main index

P00: frame around

P01: olicognography

P03: infrastructures




Graph Start

Core n
Half complex graph








White Waters and Upstreams Clean Waters Provisions

Basic Olicognograph: Ground Waters Management

From water we emerged. Of water we are. In sea sewers all will end

"6 basic characteristics that distinguish water as a vital and potentially contentious resource. 1) Water is necessary for sustaining life and has no substitute for human or animal use. 2) Both in terms of domestic and international policy, water issues are typically addressed by policymakers in a piecemeal fashion rather than comprehensively. 3) Since countries typically feel compelled by security concerns to control the ground on or under which water flows, by its nature, water is also a terrain security issue. 4) Water issues are frequently perceived as zero-sum, as actors compete for the same limited water resources. 5) As a result of the competition for these limited resources, water presents a constant potential for conflict. 6) International law concerning water resources remains relatively rudimentary and ineffectual".

Common modern geography, seeing to distort property rights makes observe: 1) Uses watercourses often ignore watershed catchment areas, 2) Uncared downstreams of transformed upstreams (by dams, extractions, waste waters) especially at international crossboarders, 3) Preference to set borders on watercourse rather than put at the middle of its catchment area, often against river's history of settlement. 4) Overextraction of underground waters.

Without reintroducing to known hydrologic cycle, remind definitions: "1) Non-Renewable Groundwater Resource: where available for extraction, of necessity over a finite period, from the reserves of an aquifer which has a very low current rate of average annual renewal but a large storage capacity. 2) Fossil Groundwater: where water infiltrated usually millennia ago and often under different climatic conditions, has been stored underground since that time. 3) Aquifer Overexploitation (Overdevelopment): by prolonged (multi-annual) withdrawal of groundwater from an aquifer in quantities exceeding its average annual replenishment, bringing about a persistent fall in groundwater levels and reduction of aquifer reserves with undesirable sideeffects. 4) Groundwater Mining: extraction of groundwater from an aquifer having predominantly non-renewable resources with depletion of aquifer reserves".

"Water can be split up into 5 levels of usage instead of the traditional 2 of 1) drinking (potable) water and 2) wastewater (sewage). These are: 1) ultra-pure water (ex. for use in making semiconductor chips); 2) de-ionized water (for use in biological or pharmaceutical processing); 3) drinking water (for use in kitchens, cafeterias, water fountains, etc.); 4) wash water (to clean delivery trucks, buildings, etc.); 5) irrigation water (for use on lawns, shrubs, trees, etc.)".

The deficit of water resources limits directly and severely the social-economic development and ecological environment protection in many regions and, has been exacerbated by rapid industrial growth, national and state agriculture production objectives. Recent national, provincial and local water reform efforts are also focusing on economic efficiency in water allocation. The amount of allocated water is a multi-dimensional variable and can be optimized in many contexts due to differences in the definition of industrial structure, the technical levels of production among different areas and the marginal revenues of water resources". Meanwhile concern about waters war are increasing all over the world.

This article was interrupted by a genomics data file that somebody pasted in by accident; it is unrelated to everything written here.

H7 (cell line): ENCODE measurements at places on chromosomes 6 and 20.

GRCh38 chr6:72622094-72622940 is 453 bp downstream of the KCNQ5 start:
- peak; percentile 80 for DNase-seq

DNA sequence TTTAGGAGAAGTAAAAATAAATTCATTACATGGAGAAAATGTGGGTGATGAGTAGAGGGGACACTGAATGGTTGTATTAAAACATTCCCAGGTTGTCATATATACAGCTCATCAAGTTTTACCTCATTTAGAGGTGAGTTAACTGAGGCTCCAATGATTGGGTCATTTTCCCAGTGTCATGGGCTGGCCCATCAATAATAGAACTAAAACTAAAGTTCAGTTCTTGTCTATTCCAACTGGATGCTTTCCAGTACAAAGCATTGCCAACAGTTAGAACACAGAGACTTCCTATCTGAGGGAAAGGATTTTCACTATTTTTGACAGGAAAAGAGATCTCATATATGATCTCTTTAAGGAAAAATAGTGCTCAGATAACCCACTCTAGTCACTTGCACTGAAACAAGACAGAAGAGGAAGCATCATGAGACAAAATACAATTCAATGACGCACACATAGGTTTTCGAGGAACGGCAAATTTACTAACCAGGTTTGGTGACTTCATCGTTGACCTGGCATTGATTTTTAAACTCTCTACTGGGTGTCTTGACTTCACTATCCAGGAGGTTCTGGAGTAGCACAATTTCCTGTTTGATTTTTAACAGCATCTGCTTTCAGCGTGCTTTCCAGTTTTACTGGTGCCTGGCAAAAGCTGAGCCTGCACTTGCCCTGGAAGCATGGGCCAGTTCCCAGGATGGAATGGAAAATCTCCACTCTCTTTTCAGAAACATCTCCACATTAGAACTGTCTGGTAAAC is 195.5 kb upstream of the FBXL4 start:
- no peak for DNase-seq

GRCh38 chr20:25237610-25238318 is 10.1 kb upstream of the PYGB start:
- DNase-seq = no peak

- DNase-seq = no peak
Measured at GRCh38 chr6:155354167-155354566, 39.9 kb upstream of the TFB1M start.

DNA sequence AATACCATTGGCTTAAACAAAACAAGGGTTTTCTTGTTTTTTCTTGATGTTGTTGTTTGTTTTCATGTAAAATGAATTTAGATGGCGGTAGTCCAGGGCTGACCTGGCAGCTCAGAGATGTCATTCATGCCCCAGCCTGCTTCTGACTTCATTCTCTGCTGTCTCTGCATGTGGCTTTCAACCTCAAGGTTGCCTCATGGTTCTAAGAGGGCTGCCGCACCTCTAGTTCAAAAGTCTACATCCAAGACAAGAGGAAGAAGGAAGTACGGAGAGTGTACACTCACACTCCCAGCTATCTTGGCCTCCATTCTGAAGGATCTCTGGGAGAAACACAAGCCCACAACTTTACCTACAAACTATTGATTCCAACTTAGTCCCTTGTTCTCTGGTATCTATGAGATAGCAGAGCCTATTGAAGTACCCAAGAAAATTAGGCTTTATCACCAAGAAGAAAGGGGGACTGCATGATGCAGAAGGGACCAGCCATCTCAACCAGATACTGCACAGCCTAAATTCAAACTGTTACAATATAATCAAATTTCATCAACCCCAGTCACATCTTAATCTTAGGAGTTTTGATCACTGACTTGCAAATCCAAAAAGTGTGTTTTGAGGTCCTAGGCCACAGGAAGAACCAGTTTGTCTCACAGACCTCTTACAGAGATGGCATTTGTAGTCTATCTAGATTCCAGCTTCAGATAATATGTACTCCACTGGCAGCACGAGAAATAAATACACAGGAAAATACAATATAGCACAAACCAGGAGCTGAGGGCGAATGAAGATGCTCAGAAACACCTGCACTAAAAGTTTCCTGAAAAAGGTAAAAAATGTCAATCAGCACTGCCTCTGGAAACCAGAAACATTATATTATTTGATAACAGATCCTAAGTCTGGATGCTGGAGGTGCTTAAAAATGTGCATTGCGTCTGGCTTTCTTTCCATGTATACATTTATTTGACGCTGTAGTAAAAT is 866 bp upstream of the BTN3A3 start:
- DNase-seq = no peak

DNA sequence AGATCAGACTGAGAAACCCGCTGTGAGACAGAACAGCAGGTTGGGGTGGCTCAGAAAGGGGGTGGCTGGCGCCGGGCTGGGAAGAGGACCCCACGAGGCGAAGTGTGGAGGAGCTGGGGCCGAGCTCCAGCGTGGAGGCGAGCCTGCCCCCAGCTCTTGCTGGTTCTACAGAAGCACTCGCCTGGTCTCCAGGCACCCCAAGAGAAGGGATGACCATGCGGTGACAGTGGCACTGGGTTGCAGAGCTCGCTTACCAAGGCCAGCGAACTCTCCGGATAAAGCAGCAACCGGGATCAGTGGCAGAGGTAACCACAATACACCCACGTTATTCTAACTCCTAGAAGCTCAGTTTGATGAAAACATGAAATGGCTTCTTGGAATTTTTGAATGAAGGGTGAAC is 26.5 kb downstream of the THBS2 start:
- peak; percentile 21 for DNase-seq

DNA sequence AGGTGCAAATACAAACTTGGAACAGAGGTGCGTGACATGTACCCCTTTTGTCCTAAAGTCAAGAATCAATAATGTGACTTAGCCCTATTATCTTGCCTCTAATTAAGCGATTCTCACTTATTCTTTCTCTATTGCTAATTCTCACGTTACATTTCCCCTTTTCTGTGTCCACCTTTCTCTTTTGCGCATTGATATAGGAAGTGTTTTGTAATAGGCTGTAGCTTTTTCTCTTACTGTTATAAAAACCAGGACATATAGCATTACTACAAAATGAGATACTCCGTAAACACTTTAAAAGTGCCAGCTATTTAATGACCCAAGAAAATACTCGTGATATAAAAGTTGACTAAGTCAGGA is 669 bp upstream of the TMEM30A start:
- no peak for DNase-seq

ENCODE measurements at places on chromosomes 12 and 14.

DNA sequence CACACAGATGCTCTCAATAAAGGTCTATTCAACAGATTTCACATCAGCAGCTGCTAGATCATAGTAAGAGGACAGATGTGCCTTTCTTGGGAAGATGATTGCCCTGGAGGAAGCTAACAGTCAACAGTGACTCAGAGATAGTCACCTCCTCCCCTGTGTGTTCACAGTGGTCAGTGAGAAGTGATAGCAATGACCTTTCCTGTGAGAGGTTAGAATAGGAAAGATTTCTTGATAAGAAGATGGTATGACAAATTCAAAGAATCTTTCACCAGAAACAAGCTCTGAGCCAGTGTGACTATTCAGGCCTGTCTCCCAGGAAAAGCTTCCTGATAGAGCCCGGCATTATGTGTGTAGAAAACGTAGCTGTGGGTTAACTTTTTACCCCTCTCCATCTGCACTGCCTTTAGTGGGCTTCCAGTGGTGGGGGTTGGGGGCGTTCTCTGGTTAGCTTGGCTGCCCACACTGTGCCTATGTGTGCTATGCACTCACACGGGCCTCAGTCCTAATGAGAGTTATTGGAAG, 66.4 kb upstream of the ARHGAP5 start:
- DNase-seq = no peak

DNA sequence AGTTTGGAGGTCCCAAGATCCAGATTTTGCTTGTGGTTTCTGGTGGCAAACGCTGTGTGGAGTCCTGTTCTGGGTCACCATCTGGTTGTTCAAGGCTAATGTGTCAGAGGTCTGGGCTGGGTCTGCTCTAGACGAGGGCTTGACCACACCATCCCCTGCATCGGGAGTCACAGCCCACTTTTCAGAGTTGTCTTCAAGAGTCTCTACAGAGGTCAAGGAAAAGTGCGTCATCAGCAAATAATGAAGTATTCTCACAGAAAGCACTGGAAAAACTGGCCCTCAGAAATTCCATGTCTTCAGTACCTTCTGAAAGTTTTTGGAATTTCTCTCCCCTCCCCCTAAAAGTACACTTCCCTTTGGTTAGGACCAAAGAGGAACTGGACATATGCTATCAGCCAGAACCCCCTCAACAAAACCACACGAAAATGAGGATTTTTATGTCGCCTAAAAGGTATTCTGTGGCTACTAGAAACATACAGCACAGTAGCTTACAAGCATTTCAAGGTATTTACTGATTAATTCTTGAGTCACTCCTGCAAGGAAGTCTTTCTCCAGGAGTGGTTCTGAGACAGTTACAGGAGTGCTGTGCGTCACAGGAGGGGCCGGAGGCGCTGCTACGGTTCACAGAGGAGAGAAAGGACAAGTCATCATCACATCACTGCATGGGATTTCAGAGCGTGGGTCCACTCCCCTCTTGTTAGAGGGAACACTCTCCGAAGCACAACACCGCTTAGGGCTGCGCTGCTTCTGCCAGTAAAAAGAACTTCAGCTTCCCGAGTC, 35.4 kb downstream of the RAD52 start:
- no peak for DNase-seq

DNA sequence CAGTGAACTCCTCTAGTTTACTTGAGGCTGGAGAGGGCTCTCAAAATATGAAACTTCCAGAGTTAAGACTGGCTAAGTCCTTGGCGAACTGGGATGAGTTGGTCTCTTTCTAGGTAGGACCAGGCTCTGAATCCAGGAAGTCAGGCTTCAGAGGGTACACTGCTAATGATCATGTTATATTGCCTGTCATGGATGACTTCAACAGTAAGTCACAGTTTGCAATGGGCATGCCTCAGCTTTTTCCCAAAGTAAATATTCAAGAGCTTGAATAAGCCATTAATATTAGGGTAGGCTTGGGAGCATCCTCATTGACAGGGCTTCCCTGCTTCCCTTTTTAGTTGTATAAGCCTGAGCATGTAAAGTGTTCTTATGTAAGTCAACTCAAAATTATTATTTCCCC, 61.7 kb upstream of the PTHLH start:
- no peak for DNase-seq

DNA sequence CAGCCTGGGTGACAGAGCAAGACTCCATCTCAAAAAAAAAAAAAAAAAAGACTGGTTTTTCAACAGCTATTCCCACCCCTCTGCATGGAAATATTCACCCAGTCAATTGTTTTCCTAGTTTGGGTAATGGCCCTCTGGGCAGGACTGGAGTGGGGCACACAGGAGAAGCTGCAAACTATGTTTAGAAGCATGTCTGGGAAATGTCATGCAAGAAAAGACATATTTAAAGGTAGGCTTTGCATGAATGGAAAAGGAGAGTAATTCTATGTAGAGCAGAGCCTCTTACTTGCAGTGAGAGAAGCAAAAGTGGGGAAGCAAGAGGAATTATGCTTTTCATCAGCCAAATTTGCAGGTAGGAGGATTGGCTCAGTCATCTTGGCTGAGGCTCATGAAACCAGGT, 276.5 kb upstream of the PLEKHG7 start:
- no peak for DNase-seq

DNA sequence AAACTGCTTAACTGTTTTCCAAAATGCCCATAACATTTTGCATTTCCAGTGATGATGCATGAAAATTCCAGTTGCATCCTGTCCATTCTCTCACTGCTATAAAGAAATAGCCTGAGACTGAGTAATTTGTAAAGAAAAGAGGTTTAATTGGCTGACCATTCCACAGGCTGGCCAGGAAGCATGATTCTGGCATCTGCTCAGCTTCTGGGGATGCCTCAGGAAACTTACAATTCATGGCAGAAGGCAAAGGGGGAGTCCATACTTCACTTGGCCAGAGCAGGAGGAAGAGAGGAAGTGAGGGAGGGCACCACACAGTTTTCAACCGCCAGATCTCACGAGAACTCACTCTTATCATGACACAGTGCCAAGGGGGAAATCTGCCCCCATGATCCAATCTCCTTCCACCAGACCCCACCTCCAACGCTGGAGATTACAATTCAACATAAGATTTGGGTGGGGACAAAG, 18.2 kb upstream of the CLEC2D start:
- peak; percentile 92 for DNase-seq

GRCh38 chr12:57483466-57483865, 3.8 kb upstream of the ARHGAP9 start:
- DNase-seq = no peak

"Watershed is an important component of rural development and natural resource management strategies in many countries. A watershed is a special kind of common pool resource: an area defined by hydrological linkages where optimal management requires coordinated use of natural resources by all users. Management is difficult because watershed systems have multiple, conflicting uses, so any given approach will spread benefits and costs unevenly among users. Theories from commons research predict great difficulty in managing complex watersheds and explain why success has been limited to isolated, actively facilitated microwatershed projects with a focus on social organization. Encouraging collective action is easiest at the microwatershed level but optimal hydrological management requires working at the macrowatershed level. Resolving the tradeoffs is necessary for widespread success in watershed development but solutions are not clear. Watershed projects in developing countries that focus on water harvesting and soil conservation typically state three objectives: 1) conserve and strengthen the natural resource base, 2) make agriculture and other natural resource-based activities more productive, and 3) support rural livelihoods to alleviate poverty".


"Freshwater augmentation alternative techniques: 1) Rainwater harvesting: - roof catchments - in situ, 2) Fog harvesting, 3) Runoff collection: - paved and unpaved roads - surface structures - underground structures, 4) Flood diversion 5) Water conveyance: - marine vessels - pipelines, rural aqueducts, water tankers, 6) Artificial recharge of aquifers: - infiltration barriers and canals - water traps - cutoff waters - surface runoff drainage wells - septic tanks - effluent disposal - wells - diversion of excess flow from irrigation canals into sinkholes. 7) Groundwater pumping using non-conventional energy sources: - hydraulic pumps - hydraulic ram - rope pumps - hand pumps - windmill driven pumps - photovoltaic pumps.

Water quality improvement can look at: 1) Desalination: - reverse osmosis - distillation, 2) Clarification: - plants and plant material, 3) Disinfection: - boiling - chlorination, 4) Filtration: - residential filters - slow sand filters, rapid sand filters - dual and multimedia filters